Castel Rigone: white dots on a mountain ridge across Lake Trasimeno

Last Saturday, Oct. 12th, Castel Rigone suffered another tough loss, away vs. Casertana. As one match report put it: “Casertana won 1-0 at the end [goal at 72′] of a knockout more than ever undeserved. One goal was disallowed for a highly dubious offside by Tranchitella [of Castel Rigone] in the second half, and another four other scoring chances were wasted by the Rigonians. The white-and-blues were punished for their only blunder.” (“La Casertana vince 1-0 al termine di un ko quanto mai immeritato. Un gol annulato per un fuorigioco molto dubbio a Tranchitella nella ripresa e altre quattro palle gol sprecate dai rigonesi. Biancoblù puniti nell’unico svarione.”)

Hoping to stave off late-game stumbles, the management began to shore up the team, acquiring 24-year-old defender Gianluigi Bianco from Avellino in Serie B (two levels up). Now second from bottom, they faced a long climb up the table, which they began this past weekend on Oct. 19 at home vs. Tuttocuoio (the name means “all leather”), a team from the town of San Miniato halfway between Florence and Pisa in Tuscany.

Any commentator who covers soccer eventually curses themselves to repeat this banality: “you have to score more goals than the opposition.” Sometimes this is even pitched as a ‘philosophy’ for a ‘simple game’, either in all desperate seriousness, or as a jaded joke about how hard that simple game actually is. Jean Paul Sartre said [I am still digging for the original source]: “Au football, tout est compliqué par la présence de l’équipe adverse.” “In football, everything is complicated by the presence of the opposite team.” The truth is, despite playing hard and well enough to earn results, Castel Rigone have had difficulty scoring goals. And fashioning a goal in soccer is the single most difficult “scoring act” in any sport. Here are recent average numbers of points scored in major team sports:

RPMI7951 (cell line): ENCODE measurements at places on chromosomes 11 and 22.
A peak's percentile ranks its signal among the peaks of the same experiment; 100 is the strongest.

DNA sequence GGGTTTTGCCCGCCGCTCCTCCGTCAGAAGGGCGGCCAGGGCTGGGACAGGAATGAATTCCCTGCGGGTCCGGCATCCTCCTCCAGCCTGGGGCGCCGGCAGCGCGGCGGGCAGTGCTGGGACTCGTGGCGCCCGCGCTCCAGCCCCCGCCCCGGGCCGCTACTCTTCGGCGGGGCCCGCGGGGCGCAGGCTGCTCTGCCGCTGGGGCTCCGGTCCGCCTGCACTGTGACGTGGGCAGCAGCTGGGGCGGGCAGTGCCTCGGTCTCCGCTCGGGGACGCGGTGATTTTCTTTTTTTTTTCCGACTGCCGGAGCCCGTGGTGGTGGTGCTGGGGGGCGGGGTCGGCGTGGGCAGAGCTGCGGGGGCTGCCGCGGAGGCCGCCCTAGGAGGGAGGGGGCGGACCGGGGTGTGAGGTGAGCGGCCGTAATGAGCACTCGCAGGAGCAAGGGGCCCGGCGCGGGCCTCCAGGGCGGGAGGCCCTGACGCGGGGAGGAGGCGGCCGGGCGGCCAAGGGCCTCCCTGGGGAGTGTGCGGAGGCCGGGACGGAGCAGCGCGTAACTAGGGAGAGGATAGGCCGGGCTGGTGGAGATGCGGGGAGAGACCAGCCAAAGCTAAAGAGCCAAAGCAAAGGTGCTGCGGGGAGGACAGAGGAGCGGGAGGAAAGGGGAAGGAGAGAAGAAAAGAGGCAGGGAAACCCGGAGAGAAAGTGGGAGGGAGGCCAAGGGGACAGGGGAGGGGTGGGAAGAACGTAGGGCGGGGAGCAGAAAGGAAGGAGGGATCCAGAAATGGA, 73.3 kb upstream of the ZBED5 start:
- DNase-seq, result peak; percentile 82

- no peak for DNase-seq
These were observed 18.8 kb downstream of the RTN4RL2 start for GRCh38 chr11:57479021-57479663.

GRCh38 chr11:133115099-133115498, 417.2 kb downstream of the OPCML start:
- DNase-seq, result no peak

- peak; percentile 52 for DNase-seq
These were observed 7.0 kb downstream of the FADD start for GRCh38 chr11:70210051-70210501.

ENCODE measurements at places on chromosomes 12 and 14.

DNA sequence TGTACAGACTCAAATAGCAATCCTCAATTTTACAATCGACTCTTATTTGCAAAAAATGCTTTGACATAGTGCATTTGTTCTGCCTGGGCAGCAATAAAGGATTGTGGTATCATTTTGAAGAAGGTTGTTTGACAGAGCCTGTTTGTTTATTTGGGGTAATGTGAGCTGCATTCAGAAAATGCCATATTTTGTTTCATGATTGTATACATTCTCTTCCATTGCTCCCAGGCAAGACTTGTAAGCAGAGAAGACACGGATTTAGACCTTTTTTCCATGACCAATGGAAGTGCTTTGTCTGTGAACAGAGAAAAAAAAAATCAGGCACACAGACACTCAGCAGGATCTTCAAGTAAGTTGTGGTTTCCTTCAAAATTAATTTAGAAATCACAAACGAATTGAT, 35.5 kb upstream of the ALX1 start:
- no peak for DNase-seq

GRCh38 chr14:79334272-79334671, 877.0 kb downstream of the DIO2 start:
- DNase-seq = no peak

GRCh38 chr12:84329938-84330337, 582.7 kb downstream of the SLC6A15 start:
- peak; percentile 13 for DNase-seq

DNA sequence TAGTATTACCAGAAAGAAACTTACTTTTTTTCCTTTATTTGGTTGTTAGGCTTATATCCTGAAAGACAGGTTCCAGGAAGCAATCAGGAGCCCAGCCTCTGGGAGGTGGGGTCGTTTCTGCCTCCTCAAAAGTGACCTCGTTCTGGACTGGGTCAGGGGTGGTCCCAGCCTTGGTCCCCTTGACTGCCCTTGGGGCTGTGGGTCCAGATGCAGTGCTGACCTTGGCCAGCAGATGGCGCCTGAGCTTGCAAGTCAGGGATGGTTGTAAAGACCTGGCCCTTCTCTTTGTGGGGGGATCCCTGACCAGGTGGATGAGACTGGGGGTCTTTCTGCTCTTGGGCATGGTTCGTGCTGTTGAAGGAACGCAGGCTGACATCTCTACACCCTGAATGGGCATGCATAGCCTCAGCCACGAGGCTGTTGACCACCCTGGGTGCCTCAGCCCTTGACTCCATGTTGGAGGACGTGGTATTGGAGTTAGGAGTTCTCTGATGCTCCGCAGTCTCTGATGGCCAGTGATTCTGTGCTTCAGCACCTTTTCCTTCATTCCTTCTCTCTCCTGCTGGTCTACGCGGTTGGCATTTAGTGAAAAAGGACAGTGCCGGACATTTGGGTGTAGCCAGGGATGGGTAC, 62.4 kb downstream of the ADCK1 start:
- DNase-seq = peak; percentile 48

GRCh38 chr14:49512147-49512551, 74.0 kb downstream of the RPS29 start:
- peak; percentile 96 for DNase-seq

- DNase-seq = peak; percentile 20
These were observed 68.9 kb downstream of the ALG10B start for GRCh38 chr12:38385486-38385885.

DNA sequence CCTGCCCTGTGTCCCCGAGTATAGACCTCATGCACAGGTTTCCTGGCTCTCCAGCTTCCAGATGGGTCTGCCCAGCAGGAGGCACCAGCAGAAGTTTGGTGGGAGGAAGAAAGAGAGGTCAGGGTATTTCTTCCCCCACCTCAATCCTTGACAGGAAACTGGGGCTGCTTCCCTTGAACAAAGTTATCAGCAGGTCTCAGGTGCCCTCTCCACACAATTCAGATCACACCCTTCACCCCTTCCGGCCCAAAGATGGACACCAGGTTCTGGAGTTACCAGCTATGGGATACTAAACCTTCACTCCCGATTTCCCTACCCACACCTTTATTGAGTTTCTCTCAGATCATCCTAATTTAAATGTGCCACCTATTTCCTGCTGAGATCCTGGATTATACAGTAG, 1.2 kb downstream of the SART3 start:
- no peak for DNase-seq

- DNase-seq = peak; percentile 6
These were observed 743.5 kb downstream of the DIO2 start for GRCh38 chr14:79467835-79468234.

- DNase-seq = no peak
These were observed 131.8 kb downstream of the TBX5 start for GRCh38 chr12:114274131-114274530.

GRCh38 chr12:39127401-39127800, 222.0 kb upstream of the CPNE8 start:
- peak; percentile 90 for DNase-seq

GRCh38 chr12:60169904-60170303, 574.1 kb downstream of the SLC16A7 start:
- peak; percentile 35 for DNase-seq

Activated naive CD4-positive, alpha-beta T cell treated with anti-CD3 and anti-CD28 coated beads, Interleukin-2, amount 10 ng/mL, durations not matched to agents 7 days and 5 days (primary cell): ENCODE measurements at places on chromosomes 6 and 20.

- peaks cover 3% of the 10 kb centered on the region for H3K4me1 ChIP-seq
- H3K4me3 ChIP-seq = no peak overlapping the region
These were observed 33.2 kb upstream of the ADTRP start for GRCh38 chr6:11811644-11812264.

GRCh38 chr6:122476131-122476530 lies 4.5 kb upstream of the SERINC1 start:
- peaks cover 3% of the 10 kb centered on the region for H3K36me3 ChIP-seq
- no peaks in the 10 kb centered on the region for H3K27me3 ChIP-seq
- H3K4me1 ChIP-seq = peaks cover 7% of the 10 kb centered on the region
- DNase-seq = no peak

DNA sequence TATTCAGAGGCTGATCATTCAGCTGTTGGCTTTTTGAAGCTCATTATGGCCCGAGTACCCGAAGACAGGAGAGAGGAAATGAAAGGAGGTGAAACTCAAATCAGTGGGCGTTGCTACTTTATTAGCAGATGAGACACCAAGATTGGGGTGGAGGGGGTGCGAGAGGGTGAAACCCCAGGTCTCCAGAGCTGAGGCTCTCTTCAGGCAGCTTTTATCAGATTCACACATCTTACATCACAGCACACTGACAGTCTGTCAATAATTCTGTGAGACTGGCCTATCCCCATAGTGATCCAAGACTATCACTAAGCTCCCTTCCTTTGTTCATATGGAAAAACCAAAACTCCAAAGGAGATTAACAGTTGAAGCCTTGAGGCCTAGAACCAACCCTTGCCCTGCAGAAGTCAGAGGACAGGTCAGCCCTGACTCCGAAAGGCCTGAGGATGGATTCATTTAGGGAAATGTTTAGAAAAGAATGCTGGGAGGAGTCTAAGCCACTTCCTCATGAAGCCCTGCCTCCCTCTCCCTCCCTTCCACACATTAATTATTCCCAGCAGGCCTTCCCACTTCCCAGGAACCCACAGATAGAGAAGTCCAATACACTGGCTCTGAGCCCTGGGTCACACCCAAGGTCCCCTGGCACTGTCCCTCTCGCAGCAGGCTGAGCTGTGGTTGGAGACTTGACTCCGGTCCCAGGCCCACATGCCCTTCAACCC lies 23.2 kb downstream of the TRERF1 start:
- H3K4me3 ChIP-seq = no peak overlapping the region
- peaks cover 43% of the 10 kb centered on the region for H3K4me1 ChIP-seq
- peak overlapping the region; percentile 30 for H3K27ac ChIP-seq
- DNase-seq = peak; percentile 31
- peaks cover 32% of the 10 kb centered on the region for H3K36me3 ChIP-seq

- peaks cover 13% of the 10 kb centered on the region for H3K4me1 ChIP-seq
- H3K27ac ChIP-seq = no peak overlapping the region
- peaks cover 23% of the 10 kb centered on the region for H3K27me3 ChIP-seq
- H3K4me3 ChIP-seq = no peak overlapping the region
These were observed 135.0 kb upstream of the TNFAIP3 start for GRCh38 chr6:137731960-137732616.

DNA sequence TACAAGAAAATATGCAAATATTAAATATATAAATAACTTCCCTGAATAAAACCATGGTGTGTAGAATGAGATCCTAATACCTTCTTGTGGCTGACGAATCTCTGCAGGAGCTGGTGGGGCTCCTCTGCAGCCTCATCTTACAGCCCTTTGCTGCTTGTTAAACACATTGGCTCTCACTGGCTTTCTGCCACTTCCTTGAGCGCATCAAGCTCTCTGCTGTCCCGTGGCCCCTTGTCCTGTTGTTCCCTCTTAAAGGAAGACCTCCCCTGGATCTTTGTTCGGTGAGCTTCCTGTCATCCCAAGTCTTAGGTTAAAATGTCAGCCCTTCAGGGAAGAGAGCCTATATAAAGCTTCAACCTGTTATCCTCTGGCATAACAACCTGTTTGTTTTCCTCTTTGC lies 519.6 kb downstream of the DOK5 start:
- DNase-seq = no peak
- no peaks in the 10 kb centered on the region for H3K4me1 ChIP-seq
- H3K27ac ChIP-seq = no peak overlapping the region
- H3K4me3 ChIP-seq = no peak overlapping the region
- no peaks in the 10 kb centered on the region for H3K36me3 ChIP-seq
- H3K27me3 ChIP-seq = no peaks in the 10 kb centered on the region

What are some philosophical and ethical implications of these data?

First, goals in a soccer match are worth so much more than a scoring act in any other sport. Most victories are won by a single point. Draws are also highly common in soccer, unlike other sports, which have progressively introduced rules to reduce the possibility of draws (football, hockey), or never had them as a possible outcome (baseball, basketball). In the 2012-13 season of the Italian Lega Pro 2 league, the home team won 42% of games; the away team won 28% of games, and 30% were draws. Nearly one-third of the time, no team walked away a victor (and each team earns one point for a draw, compared to three points for a win, and none for a loss, so there is some motivation for getting something rather than nothing).

ADDENDUM (13 Jan. 2014): David Sally and Chris Anderson’s recent book, The Numbers Game: Why Everything You Know about Soccer is Wrong (Penguin 2103) dedicates its second chapter to the rarity of the soccer goal (parts of chapter one are relevant as well). They draw upon a much deeper and larger pool of data to show that goals are precious, and in fact, increasingly so.

How much tension builds up in a match if one mistake, or one glorious act, alters the tally by a single notch? How far will an individual player — or a team — go, to get the goal that could change a match, or perhaps, a season? Such psychological pressures can conduce crowd violence, rigged games by referees or players, and simulation by players.

Castel Rigone (white) v. Tuttocuoio (green/black). From eccellenzacalcio.it

So this past Saturday we packed up and went to Castel Rigone for their afternoon match (renting a car this time). The weather was perfect, and we got there in time to get tickets under the roof (all tickets are 5 euros, regardless of location), part of 550 fans, more than the entire population of the town. Castel Rigone’s woes continued in the first half: after conceding a free kick, they went behind early 1-0, and they weren’t generating much cohesive play. After the interval, things began to change. What I didn’t know at the time was how much they had actually changed, and why.